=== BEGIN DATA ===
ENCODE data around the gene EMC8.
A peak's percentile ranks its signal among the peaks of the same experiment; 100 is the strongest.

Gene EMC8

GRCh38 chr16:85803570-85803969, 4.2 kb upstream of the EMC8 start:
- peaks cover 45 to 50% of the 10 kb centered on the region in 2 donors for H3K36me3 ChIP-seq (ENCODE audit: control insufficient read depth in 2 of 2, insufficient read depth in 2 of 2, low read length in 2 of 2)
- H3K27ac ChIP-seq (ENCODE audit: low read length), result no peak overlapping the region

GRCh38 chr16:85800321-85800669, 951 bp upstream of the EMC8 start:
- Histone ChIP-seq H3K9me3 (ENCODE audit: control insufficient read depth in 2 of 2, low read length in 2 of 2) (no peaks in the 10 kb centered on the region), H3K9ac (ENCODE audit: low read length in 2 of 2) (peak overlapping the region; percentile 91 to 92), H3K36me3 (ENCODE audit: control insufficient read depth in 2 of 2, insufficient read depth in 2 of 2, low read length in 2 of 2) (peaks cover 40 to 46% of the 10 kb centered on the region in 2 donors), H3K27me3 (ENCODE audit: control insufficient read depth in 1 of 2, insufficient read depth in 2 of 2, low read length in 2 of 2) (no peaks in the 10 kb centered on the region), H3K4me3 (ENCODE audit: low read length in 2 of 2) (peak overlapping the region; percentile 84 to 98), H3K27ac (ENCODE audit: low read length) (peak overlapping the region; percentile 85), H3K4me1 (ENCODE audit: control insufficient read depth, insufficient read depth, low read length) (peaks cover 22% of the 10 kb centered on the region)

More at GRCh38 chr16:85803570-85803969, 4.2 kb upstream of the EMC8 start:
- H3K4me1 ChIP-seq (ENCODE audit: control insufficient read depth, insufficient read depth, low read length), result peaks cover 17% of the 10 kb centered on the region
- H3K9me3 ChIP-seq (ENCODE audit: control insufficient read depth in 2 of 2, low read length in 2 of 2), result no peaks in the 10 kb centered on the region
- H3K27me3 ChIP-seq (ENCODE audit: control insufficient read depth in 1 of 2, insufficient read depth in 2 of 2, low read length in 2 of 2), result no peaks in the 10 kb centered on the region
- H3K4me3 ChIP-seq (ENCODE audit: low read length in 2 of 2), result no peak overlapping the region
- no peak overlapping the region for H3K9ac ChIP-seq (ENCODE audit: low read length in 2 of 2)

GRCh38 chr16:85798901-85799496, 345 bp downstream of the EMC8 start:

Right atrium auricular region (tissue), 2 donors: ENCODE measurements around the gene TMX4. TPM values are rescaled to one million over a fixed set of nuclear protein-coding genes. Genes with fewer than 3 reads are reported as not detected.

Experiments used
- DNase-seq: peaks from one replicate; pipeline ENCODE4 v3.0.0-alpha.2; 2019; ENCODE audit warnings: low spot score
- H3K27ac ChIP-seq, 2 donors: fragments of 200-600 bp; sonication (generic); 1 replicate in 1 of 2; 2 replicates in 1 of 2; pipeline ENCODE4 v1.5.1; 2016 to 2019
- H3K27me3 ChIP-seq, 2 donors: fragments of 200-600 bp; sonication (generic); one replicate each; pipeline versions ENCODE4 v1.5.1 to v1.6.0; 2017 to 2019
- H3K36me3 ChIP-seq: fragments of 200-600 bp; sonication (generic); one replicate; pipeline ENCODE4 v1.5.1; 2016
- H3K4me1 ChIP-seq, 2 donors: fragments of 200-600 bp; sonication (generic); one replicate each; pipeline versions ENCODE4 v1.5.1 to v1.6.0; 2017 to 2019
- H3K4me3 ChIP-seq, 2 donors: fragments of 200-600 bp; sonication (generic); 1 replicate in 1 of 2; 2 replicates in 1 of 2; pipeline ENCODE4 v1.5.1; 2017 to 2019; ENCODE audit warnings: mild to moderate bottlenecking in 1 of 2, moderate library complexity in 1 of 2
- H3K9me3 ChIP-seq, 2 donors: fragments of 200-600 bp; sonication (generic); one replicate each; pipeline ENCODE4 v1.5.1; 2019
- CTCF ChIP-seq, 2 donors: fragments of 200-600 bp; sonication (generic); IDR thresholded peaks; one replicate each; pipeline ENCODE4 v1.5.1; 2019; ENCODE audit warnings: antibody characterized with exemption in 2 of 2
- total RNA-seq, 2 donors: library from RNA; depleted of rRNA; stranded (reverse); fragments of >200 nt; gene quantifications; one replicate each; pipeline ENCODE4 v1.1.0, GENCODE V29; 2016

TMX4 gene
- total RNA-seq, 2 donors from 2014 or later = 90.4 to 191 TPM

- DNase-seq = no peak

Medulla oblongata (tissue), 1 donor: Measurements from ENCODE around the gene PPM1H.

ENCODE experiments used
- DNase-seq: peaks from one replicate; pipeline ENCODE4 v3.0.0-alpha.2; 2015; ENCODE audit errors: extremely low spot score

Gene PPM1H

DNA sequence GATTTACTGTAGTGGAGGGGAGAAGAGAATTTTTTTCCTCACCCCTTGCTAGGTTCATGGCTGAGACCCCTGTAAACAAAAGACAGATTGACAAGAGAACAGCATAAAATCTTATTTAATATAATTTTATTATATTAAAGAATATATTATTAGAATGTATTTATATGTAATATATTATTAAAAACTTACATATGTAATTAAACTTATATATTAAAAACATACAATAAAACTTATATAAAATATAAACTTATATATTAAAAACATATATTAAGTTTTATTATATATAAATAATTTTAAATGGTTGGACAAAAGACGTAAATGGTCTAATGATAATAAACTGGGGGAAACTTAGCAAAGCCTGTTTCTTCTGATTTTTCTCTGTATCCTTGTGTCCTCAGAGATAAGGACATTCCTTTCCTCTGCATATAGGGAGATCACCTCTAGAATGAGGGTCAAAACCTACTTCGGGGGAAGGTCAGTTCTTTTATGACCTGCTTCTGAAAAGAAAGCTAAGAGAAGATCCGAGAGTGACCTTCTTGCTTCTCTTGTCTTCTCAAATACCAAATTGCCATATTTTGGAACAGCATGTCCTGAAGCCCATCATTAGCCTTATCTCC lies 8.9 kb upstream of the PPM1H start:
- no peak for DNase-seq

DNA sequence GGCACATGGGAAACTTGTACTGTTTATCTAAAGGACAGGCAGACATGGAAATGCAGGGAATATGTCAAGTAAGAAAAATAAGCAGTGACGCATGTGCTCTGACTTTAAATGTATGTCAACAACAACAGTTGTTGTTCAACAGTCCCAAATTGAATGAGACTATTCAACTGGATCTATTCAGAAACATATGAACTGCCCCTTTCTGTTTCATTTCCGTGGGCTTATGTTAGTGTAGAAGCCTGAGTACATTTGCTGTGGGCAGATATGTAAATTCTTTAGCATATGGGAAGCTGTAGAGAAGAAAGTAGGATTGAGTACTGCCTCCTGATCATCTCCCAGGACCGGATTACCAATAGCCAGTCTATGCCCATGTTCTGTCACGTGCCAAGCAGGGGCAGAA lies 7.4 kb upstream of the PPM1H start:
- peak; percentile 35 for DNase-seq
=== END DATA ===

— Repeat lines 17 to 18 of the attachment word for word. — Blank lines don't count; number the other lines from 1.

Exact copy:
Experiments used
- DNase-seq: peaks from one replicate; pipeline ENCODE4 v3.0.0-alpha.2; 2019; ENCODE audit warnings: low spot score